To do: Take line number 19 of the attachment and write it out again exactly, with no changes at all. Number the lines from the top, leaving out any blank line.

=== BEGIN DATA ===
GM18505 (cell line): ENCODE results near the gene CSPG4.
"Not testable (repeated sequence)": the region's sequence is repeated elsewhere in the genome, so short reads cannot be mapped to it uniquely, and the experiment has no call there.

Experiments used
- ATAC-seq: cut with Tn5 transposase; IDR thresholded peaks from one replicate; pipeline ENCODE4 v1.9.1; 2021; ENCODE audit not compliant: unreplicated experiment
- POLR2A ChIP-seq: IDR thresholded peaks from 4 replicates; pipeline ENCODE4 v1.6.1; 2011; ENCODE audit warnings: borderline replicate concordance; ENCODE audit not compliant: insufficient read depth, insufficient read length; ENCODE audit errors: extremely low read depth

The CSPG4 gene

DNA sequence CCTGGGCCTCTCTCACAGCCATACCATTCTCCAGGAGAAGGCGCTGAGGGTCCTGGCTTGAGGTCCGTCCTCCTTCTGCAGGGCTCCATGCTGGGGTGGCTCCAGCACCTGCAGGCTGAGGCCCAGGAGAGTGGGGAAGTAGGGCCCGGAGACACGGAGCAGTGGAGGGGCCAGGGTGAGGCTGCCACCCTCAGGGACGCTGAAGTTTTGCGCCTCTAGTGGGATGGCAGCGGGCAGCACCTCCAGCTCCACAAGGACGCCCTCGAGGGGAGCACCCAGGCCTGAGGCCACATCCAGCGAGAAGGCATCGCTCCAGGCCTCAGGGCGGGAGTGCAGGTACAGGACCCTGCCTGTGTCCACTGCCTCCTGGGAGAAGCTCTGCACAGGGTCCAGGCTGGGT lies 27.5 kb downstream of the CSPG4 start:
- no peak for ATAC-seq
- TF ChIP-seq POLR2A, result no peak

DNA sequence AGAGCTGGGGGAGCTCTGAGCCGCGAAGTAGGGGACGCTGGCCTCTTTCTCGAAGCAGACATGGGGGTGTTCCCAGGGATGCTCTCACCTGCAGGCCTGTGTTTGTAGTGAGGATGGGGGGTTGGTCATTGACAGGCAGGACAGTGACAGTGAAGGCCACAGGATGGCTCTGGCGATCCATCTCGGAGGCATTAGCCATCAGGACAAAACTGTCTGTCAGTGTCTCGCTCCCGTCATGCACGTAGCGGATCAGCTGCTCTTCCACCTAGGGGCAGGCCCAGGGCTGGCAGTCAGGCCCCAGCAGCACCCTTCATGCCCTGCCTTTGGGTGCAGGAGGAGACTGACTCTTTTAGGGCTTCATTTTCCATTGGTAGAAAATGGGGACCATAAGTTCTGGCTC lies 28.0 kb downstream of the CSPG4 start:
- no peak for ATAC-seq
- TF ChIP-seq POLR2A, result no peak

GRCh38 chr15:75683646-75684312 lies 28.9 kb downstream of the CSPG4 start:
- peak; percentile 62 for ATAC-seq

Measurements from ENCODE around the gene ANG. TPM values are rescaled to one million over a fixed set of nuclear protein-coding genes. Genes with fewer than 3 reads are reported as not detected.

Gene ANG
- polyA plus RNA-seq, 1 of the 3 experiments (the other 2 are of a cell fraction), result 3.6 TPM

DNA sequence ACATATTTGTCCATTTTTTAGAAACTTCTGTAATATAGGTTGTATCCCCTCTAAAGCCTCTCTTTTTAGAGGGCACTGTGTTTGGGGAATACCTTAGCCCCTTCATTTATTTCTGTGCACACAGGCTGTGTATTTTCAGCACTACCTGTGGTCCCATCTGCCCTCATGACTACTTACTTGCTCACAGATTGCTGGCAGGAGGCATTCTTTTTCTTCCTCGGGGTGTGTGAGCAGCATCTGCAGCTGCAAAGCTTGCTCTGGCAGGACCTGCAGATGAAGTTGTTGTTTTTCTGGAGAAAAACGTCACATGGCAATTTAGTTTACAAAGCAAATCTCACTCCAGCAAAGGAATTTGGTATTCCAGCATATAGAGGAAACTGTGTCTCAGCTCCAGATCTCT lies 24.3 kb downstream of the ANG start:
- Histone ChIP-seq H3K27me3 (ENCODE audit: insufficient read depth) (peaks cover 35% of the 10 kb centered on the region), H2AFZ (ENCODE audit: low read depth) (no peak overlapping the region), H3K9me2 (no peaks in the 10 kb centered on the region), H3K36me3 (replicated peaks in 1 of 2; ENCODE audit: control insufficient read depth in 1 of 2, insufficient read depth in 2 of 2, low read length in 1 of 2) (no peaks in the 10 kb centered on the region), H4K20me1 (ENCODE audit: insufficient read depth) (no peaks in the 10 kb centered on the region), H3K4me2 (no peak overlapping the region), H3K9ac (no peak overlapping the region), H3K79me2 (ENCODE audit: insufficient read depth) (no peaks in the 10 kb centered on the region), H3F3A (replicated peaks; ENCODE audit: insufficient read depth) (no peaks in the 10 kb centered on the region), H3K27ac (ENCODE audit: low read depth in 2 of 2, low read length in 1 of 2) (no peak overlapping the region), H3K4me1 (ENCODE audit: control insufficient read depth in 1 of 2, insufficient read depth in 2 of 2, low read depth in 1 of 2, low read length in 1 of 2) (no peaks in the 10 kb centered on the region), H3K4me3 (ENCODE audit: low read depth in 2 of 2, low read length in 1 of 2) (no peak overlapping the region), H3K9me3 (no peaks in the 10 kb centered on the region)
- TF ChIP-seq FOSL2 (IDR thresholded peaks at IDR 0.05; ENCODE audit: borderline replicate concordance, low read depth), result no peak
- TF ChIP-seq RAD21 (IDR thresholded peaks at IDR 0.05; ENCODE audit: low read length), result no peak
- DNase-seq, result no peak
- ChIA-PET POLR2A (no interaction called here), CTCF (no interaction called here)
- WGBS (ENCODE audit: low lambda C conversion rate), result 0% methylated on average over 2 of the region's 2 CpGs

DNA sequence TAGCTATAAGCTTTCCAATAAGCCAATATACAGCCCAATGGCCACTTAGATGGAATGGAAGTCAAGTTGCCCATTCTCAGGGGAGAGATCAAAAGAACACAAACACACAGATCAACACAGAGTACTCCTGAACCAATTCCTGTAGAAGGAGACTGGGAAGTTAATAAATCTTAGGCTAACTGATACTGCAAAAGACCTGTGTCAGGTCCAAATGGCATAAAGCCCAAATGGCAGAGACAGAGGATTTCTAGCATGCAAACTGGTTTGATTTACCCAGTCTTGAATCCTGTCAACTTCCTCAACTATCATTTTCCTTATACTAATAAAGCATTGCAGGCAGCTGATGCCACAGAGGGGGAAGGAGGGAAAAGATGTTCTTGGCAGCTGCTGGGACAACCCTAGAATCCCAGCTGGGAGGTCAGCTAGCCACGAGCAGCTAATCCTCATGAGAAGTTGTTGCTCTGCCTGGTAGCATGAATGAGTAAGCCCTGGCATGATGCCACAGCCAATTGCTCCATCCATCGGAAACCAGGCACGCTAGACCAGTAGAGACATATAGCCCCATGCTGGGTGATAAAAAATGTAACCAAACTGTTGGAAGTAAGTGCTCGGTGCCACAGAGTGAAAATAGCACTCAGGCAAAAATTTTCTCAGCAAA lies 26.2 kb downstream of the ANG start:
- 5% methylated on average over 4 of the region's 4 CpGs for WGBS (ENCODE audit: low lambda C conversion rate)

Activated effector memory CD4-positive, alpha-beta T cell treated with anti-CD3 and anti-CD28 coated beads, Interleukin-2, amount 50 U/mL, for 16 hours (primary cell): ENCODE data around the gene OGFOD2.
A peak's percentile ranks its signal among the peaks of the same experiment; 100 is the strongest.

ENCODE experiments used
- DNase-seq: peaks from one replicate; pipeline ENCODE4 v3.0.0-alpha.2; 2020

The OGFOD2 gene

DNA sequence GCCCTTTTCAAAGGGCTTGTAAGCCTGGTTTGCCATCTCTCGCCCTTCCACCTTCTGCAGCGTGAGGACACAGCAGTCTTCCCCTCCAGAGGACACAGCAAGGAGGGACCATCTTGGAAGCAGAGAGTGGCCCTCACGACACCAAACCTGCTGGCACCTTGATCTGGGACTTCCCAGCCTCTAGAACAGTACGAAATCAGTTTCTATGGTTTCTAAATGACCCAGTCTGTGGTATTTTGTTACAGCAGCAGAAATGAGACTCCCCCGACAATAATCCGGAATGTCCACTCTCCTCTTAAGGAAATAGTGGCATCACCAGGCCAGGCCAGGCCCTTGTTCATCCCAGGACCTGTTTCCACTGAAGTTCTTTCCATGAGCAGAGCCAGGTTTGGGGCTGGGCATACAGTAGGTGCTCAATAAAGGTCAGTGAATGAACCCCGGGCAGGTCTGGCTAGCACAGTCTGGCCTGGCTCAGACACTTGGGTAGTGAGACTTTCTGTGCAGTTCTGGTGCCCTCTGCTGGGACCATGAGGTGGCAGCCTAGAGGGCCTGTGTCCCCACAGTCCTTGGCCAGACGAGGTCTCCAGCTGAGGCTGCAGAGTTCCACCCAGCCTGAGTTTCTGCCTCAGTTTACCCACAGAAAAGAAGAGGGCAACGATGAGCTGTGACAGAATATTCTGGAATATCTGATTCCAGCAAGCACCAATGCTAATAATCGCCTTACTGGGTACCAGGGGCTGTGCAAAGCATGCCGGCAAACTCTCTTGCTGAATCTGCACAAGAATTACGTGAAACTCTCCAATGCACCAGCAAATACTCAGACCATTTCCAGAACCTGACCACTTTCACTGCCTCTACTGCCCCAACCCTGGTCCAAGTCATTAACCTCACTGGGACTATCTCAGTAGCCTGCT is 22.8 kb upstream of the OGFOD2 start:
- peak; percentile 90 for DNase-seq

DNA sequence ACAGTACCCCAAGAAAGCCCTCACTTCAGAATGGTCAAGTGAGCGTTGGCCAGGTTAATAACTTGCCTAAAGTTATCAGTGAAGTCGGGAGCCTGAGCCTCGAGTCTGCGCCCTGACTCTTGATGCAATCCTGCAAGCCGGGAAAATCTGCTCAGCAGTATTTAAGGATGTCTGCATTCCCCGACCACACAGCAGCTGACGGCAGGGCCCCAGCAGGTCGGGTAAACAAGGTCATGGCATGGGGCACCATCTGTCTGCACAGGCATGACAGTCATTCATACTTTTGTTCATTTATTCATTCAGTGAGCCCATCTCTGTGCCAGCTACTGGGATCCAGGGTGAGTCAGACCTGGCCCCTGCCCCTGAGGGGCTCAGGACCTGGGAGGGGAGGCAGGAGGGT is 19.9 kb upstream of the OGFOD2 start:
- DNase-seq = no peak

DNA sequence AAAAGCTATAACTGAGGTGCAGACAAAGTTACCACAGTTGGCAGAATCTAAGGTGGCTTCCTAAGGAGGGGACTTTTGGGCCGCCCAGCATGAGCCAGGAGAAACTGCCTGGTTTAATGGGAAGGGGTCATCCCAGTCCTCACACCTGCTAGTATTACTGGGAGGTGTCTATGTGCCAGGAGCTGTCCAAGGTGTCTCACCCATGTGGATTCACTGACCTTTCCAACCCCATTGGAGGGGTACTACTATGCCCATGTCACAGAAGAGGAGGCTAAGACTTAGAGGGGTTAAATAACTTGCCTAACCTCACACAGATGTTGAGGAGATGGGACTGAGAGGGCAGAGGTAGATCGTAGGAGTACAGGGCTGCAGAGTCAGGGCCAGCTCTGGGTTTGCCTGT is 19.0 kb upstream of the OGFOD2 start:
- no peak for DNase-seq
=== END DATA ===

- Histone ChIP-seq H3K27me3 (ENCODE audit: insufficient read depth) (peaks cover 35% of the 10 kb centered on the region), H2AFZ (ENCODE audit: low read depth) (no peak overlapping the region), H3K9me2 (no peaks in the 10 kb centered on the region), H3K36me3 (replicated peaks in 1 of 2; ENCODE audit: control insufficient read depth in 1 of 2, insufficient read depth in 2 of 2, low read length in 1 of 2) (no peaks in the 10 kb centered on the region), H4K20me1 (ENCODE audit: insufficient read depth) (no peaks in the 10 kb centered on the region), H3K4me2 (no peak overlapping the region), H3K9ac (no peak overlapping the region), H3K79me2 (ENCODE audit: insufficient read depth) (no peaks in the 10 kb centered on the region), H3F3A (replicated peaks; ENCODE audit: insufficient read depth) (no peaks in the 10 kb centered on the region), H3K27ac (ENCODE audit: low read depth in 2 of 2, low read length in 1 of 2) (no peak overlapping the region), H3K4me1 (ENCODE audit: control insufficient read depth in 1 of 2, insufficient read depth in 2 of 2, low read depth in 1 of 2, low read length in 1 of 2) (no peaks in the 10 kb centered on the region), H3K4me3 (ENCODE audit: low read depth in 2 of 2, low read length in 1 of 2) (no peak overlapping the region), H3K9me3 (no peaks in the 10 kb centered on the region)